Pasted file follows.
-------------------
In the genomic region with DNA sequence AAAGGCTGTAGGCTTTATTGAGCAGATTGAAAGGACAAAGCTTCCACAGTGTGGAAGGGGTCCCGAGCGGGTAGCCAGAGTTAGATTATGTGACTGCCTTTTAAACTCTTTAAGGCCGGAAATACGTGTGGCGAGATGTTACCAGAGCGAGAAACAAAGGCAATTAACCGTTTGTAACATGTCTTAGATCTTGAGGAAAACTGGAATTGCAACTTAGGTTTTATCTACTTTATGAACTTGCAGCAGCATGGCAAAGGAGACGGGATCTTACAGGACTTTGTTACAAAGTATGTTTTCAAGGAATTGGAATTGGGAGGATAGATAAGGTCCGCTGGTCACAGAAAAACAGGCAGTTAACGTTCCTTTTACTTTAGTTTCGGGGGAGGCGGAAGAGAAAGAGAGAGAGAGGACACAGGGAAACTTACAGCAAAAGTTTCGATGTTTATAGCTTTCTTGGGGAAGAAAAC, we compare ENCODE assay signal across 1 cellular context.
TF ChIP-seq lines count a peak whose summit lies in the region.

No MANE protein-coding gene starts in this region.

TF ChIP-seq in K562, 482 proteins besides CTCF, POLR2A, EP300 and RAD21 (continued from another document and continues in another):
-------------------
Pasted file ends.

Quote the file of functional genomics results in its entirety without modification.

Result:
In the genomic region with DNA sequence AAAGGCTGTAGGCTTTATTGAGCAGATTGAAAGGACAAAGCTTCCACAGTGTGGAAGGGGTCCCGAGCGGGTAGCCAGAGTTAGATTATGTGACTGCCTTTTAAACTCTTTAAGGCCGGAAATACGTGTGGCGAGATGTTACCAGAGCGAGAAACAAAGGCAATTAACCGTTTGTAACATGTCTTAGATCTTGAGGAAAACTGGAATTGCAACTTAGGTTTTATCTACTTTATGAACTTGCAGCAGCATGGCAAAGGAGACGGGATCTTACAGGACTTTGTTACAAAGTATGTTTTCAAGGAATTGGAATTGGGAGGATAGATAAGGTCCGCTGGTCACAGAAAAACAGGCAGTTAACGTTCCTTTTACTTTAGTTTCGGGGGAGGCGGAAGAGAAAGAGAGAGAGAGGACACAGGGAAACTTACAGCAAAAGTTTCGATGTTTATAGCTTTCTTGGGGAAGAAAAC, we compare ENCODE assay signal across 1 cellular context.
TF ChIP-seq lines count a peak whose summit lies in the region.

No MANE protein-coding gene starts in this region.

TF ChIP-seq in K562, 482 proteins besides CTCF, POLR2A, EP300 and RAD21 (continued from another document and continues in another):